Ways to Crack Down on Corporate Crime:
Fix the Foreign Corrupt Practices Act
The Foreign Corrupt Practices Act (15 U.S.C.S. §§ 78dd-1, 78dd-2, and 78dd-3) prohibits payments to foreign officials to "obtain or retain business." But ambiguities in the law have allowed defendants to claim an exemption for payments that don't expressly "assist such issuer in obtaining or retaining business," including payments to reduce customs duties or tax obligations.
The FCPA already includes specific exceptions to liability for "routine governmental actions," including actions related to the provision of certain services (e.g. phone, power, water), government papers such as visas, and permits and licenses. The onus should thus be placed upon corporations to prove that their actions fall under the intended exceptions, rather than the government.
But in a case involving officials from American Rice, Inc. (U.S. vs. David Kay and Douglas Murphy, Criminal Action # H-01-914, U.S. District Court For the Southern District of Texas, Houston Division; April, 2002) the court ruled that the plain language of the statute did not cover improper payments to reduce customs duties and sales taxes, and that the legislative history of the Act evidenced no clear Congressional intent to prohibit such practices.
Recent disclosures of bribery by U.S. corporations suggest how important this loophole may be. Halliburton, for example reported in May that "one of our foreign subsidiaries operating in Nigeria made improper payments of approximately $2.4 million to an entity owned by a Nigerian national who held himself out as a tax consultant when in fact he was an employee of a local tax authority. The payments were made to obtain favorable tax treatment ..."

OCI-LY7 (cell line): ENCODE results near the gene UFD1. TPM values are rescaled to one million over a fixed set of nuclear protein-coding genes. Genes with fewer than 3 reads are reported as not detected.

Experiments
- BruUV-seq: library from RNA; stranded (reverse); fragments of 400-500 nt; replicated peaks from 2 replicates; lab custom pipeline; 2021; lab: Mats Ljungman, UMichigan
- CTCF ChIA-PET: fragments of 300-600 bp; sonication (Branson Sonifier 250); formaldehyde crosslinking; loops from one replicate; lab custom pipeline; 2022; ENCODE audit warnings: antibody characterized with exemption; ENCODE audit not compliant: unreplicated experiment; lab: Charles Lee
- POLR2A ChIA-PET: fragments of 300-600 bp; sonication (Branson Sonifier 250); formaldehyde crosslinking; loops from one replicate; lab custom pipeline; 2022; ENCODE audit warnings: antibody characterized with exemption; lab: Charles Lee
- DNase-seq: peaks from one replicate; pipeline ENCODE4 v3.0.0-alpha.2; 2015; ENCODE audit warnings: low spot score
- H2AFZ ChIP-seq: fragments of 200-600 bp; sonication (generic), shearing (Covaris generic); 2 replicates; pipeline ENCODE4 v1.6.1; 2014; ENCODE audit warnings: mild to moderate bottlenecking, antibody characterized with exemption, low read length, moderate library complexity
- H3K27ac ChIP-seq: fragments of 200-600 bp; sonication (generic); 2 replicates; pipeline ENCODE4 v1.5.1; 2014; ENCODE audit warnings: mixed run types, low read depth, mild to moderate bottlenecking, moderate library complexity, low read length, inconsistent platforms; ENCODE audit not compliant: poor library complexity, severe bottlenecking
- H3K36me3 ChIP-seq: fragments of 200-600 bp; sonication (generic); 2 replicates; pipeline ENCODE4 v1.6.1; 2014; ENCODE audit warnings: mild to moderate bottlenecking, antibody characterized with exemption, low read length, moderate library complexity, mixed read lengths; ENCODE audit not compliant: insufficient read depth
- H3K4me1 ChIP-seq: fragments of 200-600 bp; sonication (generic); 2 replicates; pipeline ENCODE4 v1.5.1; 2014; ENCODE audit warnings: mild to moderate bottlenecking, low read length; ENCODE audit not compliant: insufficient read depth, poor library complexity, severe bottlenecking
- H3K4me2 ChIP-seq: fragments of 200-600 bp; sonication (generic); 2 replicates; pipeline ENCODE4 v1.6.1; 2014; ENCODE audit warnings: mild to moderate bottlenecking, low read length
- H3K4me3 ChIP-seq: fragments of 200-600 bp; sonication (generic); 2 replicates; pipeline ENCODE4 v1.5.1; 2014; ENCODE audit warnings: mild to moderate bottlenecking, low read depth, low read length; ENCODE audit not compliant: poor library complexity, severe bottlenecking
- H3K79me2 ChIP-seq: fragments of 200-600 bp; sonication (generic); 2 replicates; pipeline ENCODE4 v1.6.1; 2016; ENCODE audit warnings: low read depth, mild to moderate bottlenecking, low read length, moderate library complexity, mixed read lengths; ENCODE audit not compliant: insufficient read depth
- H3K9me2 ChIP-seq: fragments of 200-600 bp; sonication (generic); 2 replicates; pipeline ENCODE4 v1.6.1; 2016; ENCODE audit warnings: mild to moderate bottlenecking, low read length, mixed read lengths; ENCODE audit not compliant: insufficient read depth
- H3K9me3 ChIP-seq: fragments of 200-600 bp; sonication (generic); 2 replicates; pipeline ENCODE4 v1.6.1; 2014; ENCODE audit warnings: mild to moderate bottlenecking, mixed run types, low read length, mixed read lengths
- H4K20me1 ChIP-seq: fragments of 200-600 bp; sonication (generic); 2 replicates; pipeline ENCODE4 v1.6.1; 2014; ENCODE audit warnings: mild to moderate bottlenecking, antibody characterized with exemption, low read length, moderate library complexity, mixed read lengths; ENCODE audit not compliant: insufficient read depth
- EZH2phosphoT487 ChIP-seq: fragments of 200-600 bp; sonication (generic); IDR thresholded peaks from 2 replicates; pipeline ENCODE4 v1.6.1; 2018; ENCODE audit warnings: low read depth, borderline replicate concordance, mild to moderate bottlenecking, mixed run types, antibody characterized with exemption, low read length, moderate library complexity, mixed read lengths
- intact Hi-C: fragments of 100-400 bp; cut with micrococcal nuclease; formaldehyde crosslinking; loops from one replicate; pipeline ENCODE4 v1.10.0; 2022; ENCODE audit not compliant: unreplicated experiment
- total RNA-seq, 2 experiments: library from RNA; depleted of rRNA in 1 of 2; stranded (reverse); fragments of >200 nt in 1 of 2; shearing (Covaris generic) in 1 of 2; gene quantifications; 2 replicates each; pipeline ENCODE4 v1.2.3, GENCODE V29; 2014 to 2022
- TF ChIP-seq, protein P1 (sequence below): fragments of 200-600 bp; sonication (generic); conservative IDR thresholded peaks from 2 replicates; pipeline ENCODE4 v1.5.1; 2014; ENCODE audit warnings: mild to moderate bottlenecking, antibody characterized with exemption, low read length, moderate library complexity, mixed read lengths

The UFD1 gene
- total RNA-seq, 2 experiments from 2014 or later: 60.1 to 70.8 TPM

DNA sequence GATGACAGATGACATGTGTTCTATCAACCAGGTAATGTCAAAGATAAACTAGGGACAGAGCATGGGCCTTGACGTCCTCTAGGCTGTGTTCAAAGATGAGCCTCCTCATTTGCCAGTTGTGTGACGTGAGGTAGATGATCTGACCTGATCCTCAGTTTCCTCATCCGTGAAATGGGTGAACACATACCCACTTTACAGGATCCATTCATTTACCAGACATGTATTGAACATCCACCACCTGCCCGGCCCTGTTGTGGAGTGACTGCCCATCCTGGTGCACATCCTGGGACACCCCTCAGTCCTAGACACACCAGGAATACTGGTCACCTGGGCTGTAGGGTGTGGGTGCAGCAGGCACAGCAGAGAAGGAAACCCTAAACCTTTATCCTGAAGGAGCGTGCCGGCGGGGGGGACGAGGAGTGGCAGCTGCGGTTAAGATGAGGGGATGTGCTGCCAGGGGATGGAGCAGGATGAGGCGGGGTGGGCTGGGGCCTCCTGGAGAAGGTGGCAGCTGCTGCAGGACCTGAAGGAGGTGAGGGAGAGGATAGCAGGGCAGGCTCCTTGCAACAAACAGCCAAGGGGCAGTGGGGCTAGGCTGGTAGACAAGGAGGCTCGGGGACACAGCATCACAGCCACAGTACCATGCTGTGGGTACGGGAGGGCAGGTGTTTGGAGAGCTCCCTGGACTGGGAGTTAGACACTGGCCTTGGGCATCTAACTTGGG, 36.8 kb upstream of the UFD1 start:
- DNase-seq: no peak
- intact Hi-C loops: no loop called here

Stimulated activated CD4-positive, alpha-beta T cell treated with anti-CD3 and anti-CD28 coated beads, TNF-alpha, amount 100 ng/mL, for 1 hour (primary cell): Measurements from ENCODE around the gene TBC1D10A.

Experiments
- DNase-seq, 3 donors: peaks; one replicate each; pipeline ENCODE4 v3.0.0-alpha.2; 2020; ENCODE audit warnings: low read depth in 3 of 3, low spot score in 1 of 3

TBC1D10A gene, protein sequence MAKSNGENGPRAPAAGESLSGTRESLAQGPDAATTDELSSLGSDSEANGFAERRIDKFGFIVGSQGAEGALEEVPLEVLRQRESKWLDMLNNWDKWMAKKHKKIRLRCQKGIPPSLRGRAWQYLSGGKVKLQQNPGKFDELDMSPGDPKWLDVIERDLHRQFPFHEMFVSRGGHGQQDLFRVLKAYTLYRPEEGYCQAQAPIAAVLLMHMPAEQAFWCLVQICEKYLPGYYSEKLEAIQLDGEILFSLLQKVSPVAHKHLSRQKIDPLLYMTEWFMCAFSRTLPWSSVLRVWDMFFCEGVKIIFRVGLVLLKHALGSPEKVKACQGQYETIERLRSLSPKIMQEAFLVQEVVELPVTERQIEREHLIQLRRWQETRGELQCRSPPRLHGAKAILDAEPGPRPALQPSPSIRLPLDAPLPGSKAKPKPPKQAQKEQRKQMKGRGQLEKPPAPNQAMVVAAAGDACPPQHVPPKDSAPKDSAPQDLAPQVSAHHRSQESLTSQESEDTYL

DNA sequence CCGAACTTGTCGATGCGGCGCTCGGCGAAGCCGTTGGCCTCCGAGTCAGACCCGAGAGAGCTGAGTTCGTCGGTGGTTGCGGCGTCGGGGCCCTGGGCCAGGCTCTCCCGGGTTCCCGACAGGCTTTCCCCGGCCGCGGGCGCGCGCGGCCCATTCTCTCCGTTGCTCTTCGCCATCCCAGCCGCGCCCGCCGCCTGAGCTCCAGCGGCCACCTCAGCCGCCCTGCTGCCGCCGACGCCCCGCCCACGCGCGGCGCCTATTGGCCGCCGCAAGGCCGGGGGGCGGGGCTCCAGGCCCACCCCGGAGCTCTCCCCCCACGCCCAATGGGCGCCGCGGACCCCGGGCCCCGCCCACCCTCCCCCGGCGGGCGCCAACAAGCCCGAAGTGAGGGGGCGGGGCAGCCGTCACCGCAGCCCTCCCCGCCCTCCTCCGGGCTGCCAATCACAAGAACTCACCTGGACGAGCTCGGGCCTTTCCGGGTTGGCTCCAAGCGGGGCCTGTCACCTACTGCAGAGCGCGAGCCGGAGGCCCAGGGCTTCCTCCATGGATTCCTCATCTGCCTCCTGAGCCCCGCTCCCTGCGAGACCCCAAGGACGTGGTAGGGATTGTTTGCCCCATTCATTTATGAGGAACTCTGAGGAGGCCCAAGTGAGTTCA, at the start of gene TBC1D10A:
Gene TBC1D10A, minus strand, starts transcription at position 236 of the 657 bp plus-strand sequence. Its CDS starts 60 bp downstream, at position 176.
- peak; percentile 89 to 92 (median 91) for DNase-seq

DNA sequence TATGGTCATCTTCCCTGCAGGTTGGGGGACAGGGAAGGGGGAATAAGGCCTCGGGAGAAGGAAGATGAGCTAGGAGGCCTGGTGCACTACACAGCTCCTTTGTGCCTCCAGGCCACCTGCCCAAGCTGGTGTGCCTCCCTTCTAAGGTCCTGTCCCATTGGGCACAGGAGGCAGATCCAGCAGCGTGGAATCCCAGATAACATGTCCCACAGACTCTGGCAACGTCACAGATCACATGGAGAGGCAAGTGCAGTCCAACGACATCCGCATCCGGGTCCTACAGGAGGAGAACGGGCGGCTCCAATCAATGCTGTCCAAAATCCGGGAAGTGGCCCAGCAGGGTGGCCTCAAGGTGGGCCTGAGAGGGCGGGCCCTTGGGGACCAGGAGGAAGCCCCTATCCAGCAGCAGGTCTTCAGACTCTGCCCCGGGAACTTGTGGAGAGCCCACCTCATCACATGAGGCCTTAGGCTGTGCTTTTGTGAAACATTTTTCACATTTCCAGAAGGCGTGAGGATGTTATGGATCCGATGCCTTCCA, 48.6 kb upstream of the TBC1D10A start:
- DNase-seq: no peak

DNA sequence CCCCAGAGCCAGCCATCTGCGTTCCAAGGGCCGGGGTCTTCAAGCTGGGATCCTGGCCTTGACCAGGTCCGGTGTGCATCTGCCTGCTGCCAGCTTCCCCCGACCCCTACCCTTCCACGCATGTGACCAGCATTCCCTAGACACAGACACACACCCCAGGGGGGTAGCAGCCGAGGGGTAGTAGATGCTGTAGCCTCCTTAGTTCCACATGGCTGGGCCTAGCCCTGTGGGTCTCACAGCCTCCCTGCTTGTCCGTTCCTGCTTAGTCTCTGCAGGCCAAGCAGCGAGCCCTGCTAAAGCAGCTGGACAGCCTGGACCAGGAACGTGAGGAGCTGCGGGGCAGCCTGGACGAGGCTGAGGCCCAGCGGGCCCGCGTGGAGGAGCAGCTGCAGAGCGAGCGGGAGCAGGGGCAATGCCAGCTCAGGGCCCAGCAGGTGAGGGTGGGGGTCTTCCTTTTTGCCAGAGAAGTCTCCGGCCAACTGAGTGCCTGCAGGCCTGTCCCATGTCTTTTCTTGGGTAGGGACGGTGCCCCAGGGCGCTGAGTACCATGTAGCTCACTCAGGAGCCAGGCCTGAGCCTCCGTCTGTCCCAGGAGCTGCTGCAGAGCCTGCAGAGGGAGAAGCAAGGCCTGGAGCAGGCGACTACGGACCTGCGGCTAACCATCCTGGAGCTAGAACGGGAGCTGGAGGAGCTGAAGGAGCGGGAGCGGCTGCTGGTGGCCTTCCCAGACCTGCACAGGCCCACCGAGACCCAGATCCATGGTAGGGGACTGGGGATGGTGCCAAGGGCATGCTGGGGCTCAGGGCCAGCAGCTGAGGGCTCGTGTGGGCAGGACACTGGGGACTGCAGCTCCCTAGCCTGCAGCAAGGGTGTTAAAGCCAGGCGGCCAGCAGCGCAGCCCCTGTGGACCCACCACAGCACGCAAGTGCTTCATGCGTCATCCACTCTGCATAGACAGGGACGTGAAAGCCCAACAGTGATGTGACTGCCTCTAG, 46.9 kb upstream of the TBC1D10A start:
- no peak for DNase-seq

Fortunately, this gaping loophole in the FCPA can be easily fixed.
A Forgotten Ripple in the Corporate Crime Wave?
In addition to loopholes in the law, there is evidence of weak enforcement by the SEC and Department of Justice. Last March, for example, the Senate Finance Committee reported that the two agencies "failed to act" on "serious allegations" of bribery associated with an Enron power project in Guatemala that were raised by an IRS audit team, which dropped the evidence directly into their laps.
There are serious obstacles to successfully prosecuting corporate crimes when they occur overseas. Witnesses are difficult to procure and bribery cases often involve a complicated layering of offshore subsidiaries and secret bank accounts. The agencies are given few incentives to pursue such cases because the government generally sees its role as aiding U.S. business, not tarnishing its image abroad. An SEC that's notoriously overworked and under-resourced isn't likely to prioritize such cases, especially when the docket is full of all kinds of accounting fraud.
Yet a worrisome pattern of overseas bribery cases involving U.S. companies, many of them also involved in accounting fraud, has emerged in recent years. Companies that reportedly have been involved in overseas corruption cases include Xerox (India), Tyco (Venezuela), Accenture (Middle East), IBM (South Korea), and Enron (where allegations extend around the world, including the UK, India, Ghana, Colombia, Bolivia, Panama, Nigeria and the Dominican Republic).
What began as a ripple could turn out to be another serious corporate crime wave, and high-profile cases like the recent revelations about Halliburton could do much damage to the reputation of U.S. businesses if the response is not swift and serious.